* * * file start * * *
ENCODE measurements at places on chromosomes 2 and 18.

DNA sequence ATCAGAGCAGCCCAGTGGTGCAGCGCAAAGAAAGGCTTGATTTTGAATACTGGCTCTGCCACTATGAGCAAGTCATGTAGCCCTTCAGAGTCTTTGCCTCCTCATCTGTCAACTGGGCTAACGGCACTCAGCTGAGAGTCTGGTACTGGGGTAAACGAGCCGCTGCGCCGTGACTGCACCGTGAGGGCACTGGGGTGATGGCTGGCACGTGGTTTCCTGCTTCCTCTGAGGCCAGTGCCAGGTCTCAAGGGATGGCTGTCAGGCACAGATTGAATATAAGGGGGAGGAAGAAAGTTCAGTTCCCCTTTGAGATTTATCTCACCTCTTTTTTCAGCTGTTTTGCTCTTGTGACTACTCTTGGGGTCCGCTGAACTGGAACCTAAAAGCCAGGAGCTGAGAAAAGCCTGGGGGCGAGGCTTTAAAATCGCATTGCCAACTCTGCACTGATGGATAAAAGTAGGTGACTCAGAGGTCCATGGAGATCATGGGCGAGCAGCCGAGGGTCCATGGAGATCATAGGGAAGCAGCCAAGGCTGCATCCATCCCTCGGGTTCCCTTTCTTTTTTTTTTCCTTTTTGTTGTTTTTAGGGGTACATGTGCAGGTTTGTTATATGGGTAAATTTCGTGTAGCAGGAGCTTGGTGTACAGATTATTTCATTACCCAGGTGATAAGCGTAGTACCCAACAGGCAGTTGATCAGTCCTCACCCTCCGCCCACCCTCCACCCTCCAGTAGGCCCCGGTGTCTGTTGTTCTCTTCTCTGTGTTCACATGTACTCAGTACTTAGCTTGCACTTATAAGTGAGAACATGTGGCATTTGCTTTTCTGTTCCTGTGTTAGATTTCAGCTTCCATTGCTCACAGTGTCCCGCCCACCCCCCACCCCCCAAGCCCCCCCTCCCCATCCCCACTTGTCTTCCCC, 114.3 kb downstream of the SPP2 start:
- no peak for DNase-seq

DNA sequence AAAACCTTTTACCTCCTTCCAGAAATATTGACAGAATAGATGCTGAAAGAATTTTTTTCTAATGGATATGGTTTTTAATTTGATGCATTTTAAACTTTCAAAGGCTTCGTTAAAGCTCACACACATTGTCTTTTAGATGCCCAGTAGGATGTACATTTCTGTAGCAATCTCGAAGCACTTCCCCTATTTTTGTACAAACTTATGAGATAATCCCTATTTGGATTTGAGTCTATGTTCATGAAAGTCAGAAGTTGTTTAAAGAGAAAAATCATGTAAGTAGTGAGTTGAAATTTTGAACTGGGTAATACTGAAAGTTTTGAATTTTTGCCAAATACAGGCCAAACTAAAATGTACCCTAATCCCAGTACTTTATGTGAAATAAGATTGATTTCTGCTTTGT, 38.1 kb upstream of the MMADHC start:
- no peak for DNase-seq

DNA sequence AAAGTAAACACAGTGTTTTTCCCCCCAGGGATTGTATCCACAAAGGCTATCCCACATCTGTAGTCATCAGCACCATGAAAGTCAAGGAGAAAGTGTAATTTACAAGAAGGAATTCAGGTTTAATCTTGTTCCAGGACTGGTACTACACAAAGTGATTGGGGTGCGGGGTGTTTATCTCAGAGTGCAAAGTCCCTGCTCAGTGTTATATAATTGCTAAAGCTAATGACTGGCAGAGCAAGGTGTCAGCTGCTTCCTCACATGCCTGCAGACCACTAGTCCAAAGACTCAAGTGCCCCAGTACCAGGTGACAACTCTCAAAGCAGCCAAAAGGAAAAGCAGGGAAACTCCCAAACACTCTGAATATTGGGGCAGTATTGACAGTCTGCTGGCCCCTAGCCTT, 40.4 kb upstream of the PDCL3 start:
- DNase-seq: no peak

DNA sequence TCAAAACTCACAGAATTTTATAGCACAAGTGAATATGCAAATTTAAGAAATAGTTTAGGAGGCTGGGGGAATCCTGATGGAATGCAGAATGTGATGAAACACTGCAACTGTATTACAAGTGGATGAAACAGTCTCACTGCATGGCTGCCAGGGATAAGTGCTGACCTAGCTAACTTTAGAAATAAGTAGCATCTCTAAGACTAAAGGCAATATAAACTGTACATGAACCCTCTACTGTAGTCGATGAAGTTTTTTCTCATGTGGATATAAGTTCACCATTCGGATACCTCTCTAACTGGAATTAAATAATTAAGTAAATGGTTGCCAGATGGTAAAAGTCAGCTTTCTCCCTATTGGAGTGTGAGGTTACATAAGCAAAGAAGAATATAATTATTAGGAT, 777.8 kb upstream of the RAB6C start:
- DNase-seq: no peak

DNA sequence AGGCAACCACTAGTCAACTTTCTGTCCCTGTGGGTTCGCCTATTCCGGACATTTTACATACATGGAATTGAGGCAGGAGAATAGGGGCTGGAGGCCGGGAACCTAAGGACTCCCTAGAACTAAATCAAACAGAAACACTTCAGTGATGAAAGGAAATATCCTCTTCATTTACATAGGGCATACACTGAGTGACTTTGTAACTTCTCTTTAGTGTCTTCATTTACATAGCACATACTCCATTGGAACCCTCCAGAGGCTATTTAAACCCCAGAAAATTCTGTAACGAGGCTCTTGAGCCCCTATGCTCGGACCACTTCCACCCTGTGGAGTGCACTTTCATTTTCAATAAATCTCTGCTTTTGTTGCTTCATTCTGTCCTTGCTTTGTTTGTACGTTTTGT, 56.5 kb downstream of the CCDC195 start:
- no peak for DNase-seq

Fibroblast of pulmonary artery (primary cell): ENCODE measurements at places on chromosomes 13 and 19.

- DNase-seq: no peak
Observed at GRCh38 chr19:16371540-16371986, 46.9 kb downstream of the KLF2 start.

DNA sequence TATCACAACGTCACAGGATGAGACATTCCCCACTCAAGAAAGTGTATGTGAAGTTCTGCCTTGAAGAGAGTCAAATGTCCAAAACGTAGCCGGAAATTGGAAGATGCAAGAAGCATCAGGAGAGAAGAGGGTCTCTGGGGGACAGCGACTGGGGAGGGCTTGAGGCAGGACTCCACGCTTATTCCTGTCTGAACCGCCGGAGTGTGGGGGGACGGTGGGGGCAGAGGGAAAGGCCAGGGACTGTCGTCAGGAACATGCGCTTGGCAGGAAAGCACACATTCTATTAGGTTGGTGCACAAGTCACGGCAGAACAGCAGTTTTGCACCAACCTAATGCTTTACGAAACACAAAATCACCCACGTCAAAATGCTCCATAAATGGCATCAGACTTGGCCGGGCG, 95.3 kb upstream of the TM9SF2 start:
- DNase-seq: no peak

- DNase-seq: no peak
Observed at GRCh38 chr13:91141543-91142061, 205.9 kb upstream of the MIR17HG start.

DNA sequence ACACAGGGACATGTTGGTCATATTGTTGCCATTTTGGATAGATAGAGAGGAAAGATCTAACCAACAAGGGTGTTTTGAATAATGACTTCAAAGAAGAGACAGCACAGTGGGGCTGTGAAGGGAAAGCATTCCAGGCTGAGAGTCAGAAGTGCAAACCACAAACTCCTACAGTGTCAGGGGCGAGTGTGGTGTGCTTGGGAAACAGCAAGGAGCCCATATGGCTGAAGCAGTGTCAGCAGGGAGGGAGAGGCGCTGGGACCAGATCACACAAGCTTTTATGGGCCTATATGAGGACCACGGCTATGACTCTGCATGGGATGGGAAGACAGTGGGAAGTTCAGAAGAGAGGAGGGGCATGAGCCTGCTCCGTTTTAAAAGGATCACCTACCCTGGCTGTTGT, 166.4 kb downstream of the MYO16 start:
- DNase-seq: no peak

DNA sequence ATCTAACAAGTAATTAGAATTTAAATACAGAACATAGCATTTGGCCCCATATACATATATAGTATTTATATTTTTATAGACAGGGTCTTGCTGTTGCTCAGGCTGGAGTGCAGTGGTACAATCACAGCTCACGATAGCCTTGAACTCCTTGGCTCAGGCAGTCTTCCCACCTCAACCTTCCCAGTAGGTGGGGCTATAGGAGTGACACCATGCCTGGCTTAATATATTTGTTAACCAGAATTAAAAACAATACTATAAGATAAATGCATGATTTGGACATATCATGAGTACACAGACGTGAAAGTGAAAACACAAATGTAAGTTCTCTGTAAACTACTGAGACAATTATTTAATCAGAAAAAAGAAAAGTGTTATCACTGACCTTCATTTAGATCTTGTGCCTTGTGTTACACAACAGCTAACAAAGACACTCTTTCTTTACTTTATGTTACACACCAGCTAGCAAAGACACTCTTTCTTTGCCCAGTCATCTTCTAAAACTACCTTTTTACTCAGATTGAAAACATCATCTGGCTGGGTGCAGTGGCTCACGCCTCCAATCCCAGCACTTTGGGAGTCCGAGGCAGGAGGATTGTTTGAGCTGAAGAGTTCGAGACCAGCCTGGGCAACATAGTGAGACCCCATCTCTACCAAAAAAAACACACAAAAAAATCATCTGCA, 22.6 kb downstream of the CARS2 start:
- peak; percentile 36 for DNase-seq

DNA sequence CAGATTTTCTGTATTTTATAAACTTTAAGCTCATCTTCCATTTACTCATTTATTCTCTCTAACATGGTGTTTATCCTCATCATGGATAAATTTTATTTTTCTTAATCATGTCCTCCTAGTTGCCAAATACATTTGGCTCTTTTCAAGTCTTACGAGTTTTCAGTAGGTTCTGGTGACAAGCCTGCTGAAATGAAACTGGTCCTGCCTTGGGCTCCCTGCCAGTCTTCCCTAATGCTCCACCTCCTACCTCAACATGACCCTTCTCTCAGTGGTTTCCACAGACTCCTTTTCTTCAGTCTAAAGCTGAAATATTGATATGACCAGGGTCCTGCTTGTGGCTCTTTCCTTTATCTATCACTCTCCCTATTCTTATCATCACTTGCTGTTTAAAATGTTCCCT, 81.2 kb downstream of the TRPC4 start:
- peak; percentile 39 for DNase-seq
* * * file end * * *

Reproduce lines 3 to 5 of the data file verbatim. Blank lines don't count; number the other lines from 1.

- no peak for DNase-seq

DNA sequence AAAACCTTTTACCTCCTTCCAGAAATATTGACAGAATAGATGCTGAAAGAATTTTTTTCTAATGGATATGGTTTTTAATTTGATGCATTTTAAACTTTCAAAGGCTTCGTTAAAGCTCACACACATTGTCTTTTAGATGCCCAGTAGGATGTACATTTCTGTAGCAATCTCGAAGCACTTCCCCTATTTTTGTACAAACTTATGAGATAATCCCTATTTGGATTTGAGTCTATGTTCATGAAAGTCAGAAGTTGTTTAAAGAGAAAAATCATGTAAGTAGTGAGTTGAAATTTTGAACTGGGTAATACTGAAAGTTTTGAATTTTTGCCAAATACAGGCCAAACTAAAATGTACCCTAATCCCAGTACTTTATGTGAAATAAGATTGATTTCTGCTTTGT, 38.1 kb upstream of the MMADHC start:
- no peak for DNase-seq